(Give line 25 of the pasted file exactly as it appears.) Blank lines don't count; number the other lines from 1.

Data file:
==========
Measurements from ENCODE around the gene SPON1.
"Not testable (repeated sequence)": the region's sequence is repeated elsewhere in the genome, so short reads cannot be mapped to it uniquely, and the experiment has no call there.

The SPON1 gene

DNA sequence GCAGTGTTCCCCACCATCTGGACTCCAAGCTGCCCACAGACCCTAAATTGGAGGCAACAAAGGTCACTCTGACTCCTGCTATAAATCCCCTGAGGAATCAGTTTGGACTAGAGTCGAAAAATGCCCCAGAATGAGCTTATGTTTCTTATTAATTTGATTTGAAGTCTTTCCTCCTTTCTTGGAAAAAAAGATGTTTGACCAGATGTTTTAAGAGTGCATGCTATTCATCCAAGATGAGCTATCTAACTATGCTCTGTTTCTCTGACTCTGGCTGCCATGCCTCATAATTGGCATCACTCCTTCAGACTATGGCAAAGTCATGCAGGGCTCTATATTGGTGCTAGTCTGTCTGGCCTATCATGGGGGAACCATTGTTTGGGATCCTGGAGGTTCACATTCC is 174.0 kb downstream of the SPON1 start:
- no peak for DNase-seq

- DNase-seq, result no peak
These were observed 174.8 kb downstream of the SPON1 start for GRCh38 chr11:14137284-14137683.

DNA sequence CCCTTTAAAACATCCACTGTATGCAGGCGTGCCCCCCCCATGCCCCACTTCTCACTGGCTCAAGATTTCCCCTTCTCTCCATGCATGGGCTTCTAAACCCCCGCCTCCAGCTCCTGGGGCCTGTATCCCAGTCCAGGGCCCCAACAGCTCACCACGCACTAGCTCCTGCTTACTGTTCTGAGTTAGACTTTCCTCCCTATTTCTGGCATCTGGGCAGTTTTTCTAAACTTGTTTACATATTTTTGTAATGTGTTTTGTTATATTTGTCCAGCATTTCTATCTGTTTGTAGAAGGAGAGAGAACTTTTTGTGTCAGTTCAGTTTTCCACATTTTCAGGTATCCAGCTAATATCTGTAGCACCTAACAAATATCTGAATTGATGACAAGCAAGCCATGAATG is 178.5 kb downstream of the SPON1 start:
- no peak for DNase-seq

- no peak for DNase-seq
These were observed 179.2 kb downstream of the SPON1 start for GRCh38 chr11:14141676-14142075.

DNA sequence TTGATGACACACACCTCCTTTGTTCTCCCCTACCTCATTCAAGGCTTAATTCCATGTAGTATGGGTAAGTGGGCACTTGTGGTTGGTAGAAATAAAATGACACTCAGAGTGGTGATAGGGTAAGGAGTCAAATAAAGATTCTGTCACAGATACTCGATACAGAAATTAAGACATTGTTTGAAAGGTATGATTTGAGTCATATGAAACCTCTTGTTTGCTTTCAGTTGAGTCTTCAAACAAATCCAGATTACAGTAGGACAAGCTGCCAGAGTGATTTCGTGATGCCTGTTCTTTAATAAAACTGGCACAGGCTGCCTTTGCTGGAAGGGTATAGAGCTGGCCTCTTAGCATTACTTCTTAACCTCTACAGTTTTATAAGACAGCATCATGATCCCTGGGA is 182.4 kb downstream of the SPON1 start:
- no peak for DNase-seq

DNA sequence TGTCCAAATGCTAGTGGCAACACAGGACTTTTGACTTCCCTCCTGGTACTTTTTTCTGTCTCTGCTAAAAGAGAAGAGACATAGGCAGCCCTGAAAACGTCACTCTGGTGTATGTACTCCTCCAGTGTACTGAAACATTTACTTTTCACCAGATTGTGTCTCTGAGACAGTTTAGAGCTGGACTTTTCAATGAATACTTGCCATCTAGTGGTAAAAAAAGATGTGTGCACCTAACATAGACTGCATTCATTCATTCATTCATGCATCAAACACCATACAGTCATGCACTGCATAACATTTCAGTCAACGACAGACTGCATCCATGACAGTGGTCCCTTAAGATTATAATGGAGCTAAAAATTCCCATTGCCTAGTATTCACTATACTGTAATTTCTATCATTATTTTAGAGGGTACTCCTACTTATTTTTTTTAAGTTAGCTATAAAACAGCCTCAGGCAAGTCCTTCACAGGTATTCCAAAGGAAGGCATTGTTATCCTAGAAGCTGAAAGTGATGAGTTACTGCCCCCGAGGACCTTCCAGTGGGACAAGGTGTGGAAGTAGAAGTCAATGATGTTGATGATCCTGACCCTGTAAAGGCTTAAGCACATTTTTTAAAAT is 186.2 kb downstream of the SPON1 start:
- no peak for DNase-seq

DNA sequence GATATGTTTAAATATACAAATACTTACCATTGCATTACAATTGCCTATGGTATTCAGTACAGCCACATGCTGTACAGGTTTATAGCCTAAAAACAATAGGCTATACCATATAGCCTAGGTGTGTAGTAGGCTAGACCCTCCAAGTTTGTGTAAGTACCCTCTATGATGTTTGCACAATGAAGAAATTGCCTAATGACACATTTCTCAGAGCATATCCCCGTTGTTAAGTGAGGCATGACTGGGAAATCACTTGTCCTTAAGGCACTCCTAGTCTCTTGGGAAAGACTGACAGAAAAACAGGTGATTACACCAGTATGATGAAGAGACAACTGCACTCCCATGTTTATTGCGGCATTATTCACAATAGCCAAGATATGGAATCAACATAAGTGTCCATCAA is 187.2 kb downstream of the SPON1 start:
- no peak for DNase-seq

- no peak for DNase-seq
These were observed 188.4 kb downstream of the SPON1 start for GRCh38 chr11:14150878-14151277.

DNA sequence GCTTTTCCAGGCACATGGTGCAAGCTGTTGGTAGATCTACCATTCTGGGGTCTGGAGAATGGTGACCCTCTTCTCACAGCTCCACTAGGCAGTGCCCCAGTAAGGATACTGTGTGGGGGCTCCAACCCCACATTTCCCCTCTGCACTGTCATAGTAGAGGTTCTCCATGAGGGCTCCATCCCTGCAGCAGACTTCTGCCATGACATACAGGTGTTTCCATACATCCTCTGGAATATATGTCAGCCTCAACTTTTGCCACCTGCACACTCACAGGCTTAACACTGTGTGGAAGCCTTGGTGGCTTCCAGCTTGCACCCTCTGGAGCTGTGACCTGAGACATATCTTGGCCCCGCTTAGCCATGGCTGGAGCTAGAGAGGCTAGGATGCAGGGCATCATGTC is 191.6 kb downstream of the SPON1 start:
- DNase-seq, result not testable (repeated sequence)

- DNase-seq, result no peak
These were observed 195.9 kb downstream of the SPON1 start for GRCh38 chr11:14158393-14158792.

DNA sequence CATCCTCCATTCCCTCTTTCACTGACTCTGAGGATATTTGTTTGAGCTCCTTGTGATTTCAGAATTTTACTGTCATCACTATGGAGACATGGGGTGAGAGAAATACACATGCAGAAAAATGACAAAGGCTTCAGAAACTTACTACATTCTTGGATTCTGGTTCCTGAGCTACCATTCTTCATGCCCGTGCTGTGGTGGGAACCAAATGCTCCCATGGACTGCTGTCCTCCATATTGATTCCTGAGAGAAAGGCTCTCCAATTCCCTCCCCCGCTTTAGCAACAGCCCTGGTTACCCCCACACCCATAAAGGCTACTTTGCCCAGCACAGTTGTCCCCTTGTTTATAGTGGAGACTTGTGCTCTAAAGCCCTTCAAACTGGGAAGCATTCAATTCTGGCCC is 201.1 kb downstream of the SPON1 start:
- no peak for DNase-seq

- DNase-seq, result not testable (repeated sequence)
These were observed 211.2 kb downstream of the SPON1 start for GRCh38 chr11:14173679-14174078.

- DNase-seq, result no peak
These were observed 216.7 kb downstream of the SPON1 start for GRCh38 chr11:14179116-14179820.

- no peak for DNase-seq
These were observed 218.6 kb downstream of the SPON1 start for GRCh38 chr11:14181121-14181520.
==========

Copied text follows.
- no peak for DNase-seq